On the grounds of the Kings Park Psychiatric Center, what was once a massive, self-sustaining psychiatric hospital, joggers and their pets casually roam between structures so deteriorated by time and asbestos that the complex has been frequently cited as "inhospitable to be redeveloped." Wandering some of the remaining wards and their tunnels on a snowy day this January, I found the air to be as thick with mold as with the history and failure of America's rehabilitation programs.
Operational from 1885 to 1996, the center spent its 111-year run alleviating overcrowded hospitals within Brooklyn borough limits. A farm colony asylum, it put patients to work tending livestock and growing their own food as a form of therapy. Overtime, the immense population of the asylum (peaking at 9,303 patients in 1954) essentially drove the development of the town around it, Kings Park, as staff and their families moved closer to their place of employment.
The campus, in its prime, contained over 100 buildings, including a power plant, a piggery, and a railroad spur. A mirror to developments in mental illness treatment methods, Kings Park was one of the first institutions to use shock therapy and lobotomy, and later saw a sharp population decrease following the invention of thorazine. As a result, the population was dwindling by the 90s, and many buildings were shut down. In 1996, the State of New York closed the facility and the few remaining patients were transferred to Pilgrim Psychiatric Center.
Today, while Long Island's other large mental institutions have all seen lucrative redevelopment, Kings Park sits fallow, the location of several horror movies and a designated part of Nissequogue River State Park. Hundreds of past patients have been buried in a potters field along the grounds' perimeter, but even park workers struggle to remember the graves' exact locations. Most of the structures are heavily boarded up, but curious explorers are still able to get in through massive holes in fences and the sides of half demolished buildings, and then continue through the underground steam tunnels into other, better secured structures.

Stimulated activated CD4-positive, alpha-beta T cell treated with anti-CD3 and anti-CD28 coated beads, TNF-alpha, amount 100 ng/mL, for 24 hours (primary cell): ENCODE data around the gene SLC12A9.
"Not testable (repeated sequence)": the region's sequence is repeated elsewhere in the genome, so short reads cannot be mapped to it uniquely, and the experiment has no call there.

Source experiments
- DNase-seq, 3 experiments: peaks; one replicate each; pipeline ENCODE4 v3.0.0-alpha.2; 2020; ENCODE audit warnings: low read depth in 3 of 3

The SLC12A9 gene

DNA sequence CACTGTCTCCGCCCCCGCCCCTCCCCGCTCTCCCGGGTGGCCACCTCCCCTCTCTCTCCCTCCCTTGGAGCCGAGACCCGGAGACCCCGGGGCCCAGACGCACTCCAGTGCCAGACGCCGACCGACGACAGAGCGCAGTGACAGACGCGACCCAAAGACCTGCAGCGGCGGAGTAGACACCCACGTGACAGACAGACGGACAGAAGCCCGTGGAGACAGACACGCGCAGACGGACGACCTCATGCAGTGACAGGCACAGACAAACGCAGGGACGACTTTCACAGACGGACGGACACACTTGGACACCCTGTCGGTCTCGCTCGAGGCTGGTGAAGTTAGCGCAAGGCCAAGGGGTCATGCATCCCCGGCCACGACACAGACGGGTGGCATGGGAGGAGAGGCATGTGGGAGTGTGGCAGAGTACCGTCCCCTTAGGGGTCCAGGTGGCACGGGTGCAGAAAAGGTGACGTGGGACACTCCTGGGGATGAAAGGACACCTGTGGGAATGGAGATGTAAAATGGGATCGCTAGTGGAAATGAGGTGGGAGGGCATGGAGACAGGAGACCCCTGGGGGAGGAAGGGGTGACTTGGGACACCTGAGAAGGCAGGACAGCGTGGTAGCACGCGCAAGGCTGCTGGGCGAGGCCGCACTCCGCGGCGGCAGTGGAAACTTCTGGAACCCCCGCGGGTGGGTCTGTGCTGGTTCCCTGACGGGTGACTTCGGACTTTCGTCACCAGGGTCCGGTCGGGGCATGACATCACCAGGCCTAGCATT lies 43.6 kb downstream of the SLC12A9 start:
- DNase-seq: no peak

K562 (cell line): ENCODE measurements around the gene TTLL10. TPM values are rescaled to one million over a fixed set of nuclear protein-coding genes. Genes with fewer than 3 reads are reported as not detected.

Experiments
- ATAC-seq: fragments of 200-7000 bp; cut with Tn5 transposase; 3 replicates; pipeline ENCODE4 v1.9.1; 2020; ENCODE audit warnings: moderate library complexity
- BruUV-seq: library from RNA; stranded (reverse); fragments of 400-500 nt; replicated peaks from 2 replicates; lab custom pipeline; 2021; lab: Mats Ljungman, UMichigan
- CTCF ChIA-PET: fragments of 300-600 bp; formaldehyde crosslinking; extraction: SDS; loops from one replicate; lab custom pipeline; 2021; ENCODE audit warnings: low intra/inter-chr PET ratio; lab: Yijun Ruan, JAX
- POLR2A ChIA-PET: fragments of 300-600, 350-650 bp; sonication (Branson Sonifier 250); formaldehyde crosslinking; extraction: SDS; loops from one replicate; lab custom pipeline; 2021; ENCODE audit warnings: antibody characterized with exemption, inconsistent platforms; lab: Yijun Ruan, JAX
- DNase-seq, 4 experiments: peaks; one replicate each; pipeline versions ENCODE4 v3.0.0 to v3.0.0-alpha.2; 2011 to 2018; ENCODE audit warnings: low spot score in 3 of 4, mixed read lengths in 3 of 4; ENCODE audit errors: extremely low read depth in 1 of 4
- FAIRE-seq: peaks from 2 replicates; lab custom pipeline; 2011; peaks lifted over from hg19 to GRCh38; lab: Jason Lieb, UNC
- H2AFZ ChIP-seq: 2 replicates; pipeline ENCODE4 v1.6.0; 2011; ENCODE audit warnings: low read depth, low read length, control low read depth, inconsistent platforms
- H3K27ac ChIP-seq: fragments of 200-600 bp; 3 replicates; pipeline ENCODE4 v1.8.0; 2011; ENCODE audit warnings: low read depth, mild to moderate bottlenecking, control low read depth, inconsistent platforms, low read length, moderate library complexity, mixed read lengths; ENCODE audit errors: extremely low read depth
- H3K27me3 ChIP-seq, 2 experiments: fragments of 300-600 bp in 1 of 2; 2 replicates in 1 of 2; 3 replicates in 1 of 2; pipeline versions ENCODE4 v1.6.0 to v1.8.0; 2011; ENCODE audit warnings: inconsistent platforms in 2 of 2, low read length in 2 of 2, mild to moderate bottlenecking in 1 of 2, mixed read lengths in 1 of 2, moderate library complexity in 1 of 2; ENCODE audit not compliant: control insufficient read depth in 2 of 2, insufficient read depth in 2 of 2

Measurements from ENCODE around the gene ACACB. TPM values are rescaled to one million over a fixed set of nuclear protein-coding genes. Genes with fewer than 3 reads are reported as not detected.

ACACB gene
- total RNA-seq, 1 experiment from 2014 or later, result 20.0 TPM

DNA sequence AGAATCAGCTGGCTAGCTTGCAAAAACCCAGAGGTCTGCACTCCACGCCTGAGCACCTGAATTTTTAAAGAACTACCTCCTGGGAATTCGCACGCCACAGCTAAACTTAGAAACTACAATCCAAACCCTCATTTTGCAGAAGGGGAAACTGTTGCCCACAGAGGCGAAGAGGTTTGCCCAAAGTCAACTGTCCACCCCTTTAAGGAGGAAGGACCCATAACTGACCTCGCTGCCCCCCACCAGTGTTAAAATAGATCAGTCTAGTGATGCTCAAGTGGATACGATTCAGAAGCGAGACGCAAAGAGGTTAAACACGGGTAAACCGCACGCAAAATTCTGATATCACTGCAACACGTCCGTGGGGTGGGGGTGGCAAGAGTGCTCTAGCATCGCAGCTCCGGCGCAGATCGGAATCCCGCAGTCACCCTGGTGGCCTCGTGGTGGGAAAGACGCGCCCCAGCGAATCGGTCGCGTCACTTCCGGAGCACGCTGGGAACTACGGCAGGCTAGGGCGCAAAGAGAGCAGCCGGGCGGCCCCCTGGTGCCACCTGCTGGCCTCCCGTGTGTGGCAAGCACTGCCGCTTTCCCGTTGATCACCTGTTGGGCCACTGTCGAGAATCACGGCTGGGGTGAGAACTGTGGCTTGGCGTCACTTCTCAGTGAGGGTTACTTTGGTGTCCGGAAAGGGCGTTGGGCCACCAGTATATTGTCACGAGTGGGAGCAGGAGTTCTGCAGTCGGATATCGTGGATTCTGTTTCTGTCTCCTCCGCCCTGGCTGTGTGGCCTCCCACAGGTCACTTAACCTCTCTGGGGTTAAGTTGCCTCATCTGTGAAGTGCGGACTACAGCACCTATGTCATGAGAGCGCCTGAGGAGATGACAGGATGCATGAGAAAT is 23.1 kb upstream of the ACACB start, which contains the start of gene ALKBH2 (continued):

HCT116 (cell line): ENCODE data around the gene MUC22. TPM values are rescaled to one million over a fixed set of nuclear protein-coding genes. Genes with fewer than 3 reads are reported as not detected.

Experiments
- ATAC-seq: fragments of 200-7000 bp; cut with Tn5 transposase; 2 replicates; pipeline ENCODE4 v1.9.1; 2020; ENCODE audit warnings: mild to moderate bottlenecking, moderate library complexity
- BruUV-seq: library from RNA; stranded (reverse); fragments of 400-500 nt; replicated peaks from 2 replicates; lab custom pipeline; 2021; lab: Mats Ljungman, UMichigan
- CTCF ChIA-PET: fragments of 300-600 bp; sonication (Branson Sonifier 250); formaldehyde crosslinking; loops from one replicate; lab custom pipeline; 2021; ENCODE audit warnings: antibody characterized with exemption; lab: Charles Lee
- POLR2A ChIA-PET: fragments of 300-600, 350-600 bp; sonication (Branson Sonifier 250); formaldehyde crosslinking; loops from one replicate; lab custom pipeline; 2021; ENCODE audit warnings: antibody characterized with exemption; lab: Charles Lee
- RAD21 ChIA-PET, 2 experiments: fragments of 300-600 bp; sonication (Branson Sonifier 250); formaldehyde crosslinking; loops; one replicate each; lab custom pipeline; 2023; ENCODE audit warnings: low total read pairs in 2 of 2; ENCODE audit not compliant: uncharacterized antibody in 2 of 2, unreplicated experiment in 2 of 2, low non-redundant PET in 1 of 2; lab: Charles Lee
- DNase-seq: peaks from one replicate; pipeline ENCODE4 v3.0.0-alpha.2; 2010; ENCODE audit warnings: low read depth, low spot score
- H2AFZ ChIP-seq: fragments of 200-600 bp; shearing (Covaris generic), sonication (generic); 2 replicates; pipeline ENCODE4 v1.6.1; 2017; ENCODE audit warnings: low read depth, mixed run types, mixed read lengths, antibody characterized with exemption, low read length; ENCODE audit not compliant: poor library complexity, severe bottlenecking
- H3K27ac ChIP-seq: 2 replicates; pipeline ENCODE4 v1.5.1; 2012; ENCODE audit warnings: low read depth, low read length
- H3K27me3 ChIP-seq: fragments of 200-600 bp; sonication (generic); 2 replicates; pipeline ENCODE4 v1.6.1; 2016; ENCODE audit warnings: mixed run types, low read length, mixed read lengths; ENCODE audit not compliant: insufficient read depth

As frustrated as patrolling park officials may be with the perpetual stream of trespassers, the fascination runs deep with Kings Park, and it's unlikely anything will quell the curious until the grounds have been leveled or redeveloped. At least two personal websites have been devoted solely to King Park's history. To many, Kings Park is simply "ruin porn" at its best, with the added bonus of a seedy past, but it also offers a rare opportunity to experience a long-gone part of the American health care system from inside one of its crumbling institutions.